From Cattell on we see a series of psychologists using this technique in order to critique and further define Cattell’s system. Psychologists such as Banks, Fiske, Eysenck, Tupes & Christal, Borgatta and more, all were able to find a certain number of factors through the analysis of language that seemed to cluster and explain patterns of generally defined descriptions of people. Eventually the disparate examiners were able to agree upon finding five factors in their linguisitc analyses.
Further studies of questionnaires, whether self-report or peer-report, also found approximately five factors. The disagreements came with the naming of these factors and how exactly they were to be defined. Here you can see the different examiners and the names given to this trait taxonomy.
As you can see, though, the overlap among even the names is definitive. The different names could even give you a better idea of what behaviors and descriptors might fall under this or that trait.
DESCRIPTIONS OF EACH FACTOR
Here’s a picture from McCrae and John’s paper (HERE) on the FFM and its applications. It shows the different but overlapping adjectives from questionnaires as well as lexical studies that fall under each trait.
To quote from H. vazifehdoost et al.’s 2012 paper, “The Role of Psychological Traits in Market Mavenism Using Big Five Model”:
Factor I – “OPENNESS TO EXPERIENCE: (inventive/curious vs. consistent/cautious) Appreciation for art, emotion, adventure, unusual ideas, curiosity, and variety of experience. Openness reflects the degree of intellectual curiosity, creativity and a preference for novelty and variety. Some disagreement remains about how to interpret the openness factor, which is sometimes called ‘intellect’ rather than openness to experience.”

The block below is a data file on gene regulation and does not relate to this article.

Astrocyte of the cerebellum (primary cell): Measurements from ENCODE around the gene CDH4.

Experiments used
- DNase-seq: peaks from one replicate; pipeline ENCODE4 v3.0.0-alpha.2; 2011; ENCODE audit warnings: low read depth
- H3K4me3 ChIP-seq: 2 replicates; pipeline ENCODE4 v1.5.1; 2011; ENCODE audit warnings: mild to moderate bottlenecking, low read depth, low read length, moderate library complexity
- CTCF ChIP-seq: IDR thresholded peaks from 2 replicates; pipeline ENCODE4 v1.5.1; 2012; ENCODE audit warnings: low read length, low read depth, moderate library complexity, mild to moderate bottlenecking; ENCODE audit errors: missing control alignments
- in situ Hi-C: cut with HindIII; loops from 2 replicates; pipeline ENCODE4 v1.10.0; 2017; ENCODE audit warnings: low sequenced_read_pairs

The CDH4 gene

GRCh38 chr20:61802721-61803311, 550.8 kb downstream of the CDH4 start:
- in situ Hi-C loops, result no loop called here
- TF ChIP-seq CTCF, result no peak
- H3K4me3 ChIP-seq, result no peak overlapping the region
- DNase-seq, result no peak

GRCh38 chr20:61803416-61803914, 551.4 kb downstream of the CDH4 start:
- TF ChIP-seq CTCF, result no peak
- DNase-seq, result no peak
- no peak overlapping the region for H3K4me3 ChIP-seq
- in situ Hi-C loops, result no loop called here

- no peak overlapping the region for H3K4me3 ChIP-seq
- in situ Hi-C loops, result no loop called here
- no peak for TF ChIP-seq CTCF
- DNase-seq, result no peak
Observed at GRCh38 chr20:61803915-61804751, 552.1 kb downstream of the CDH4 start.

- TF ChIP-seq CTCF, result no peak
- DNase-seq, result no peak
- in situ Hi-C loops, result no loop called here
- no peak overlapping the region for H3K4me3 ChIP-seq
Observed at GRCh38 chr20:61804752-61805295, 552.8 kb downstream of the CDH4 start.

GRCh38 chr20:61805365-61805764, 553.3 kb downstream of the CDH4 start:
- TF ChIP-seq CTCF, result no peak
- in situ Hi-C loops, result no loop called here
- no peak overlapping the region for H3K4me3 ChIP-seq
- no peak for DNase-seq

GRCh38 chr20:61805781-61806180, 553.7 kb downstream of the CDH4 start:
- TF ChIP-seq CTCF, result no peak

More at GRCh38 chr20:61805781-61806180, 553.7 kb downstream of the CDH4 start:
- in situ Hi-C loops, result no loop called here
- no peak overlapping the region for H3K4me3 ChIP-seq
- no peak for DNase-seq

Factor II – “CONSCIENTIOUSNESS: (efficient/organized vs. easy-going careless) A tendency to show self-discipline, act dutifully, and aim for achievement; planned rather than spontaneous behavior; organized, and dependable.”
Factor III – “EXTRAVERSION: (outgoing/energetic vs. solitary/reserved) Energy, positive emotions, assertiveness, sociability and the tendency to seek stimulation in the company of others, and talkativeness.”
Factor IV – “AGREEABLENESS: (friendly/compassionate vs. cold/unkind) A tendency to be compassionate and cooperative rather than suspicious and antagonistic towards others.”
Factor V – “NEUROTICISM: (sensitive/nervous vs. secure/confident) The tendency to experience unpleasant emotions easily, such as anger, anxiety, depression, or vulnerability. Neuroticism also refers to the degree of emotional stability and impulse control, and is sometimes referred by its low pole—’emotional stability’.”
Note at the beginning of these definitions the two poles given for each trait—e.g. sensitive vs. secure; or friendly vs. cold; or inventive vs. consistent). When researching where the customers to which you to hope to appeal fall within the FFM, it’s important to keep in mind these poles. The traits themselves are abstracted and therefore don’t explain the particulars of the reasons behind a given behavior. As McCrae says, “A moderate score in Extraversion, for example, might be obtained by an individual who was energetic but aloof, or lethargic but friendly, or average on both energy level and sociability.
The traits are at a fourth level of abstraction; the first is direct responses, the second is developed habits, the third is chacteristics—the fourth is the traits of the FFM.
This abstraction can lead to different interpretations of what actions the factors might lead to, as well as different interpretations of what factor might correlate with this or that action or description.
DIFFERENCE OF INTERPRETATION
If you’ve got a given product you’re meant to advertise, and this product is purposed to appease some given insecurity or problem, then it’s by this insecurity or problem that you could decipher which type of personality the typical customer for this product would fall under.